If you run a Facebook fanpage or group, for yourself or for clients, then you are a community manager. No matter how large or small your community, it’s important to respect them and to handle it with care. You want your community to feel welcomed and you want them to refer and recommend you to others. Word-of-mouth advertising is a great way to grow a community naturally.
If you’re looking for ways to improve your Facebook community, you should see where you can improve as a community manager. Being more effective in your role will lead to increased engagement and more happy fans. Use the following tips to help build a thriving community that keeps members coming back for more!
1) Set the Tone
You need to have a consistent tone or voice to your posts, or you risk confusing your audience. Even if the page is managed by more than one person, the tone should be consistent. It should be clear whether you are all business; or if you can be lighthearted, humorous, or smart-alecky. Visitors to the page should get a clear, focused and consistent tone each time they visit your fanpage. You also set the tone for a positive atmosphere or one that is riddled with complaints and negativity.
2) Respond Quickly
Even if you don’t have an answer, it’s still important to at least acknowledge a question or a complaint as soon as possible. Let them know you are looking into an answer or solution and then return and respond as soon as you can accurately. Don’t give them an answer when you aren’t sure if it’s correct or you risk losing their respect.
Now this doesn’t mean you can never step away from your page. How would we ever get anything else done? Popular pages could have comments and questions coming in 24/7. So what you need to do for large/popular communities is set up regular times that you will check in throughout the day and reply to comments that are left. Don’t forget to “like” all those posts and say ‘thank you’ as well.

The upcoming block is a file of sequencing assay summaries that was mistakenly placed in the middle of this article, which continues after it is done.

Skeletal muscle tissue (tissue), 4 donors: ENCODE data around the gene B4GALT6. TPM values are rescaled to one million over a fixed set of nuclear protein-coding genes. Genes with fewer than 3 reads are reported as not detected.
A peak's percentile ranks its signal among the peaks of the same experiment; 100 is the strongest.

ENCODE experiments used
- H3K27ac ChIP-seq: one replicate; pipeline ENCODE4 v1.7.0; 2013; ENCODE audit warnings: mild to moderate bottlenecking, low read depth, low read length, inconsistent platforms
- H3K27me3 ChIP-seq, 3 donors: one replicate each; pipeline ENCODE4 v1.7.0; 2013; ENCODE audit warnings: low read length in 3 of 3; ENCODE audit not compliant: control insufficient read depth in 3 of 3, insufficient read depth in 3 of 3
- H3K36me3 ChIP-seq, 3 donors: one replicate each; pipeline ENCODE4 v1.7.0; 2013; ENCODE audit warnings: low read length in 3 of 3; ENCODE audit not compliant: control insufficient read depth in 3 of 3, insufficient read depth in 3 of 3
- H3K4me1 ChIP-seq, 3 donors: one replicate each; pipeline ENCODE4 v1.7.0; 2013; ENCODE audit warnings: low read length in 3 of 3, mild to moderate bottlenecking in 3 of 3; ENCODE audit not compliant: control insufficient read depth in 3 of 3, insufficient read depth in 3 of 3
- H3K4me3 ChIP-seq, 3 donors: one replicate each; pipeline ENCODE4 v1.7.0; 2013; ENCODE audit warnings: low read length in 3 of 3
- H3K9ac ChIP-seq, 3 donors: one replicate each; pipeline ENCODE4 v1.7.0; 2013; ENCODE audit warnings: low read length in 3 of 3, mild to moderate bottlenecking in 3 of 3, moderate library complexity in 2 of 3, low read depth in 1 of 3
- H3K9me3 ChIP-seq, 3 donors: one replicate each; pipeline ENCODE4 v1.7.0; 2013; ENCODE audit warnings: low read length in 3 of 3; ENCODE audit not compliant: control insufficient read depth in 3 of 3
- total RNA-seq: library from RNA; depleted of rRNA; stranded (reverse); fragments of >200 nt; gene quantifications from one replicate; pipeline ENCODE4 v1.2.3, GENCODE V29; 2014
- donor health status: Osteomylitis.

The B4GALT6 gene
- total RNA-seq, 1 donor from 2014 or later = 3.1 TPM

3) Use Images
Pictures and images can really help improve the connections you make with your community. They often have better engagement rates, but don’t overdo it! I try to make every 3rd or 4th post an image post. Keep in mind, images don’t have to be photos; they can be graphics, too. People absorb information in different ways to graphics and images can be a great way to connect with the more visual learners in your community. I use Picmonkey.com to help create graphics for my fanpages and to edit photos or add text to images before posting.
4) Keep your Cool
Don’t let negative posts make you look bad by responding in the heat of the moment. It’s easy to snipe back at negative or complaining posts, but it never works out well in the end. Do your best to empathize, and take a minute before responding to be sure you’re not reacting defensively.
Never delete negative posts or complaints. Unless they contain hate speech, reveal personal information that puts someone at risk or directly violate community rules, you need to keep these complaints and respond to them. Show the community that they have a voice and you respect that voice. But don’t leave negative feedback unanswered. Be sure to address it publicly, even if you’re handling the customer service issue privately behind the scenes.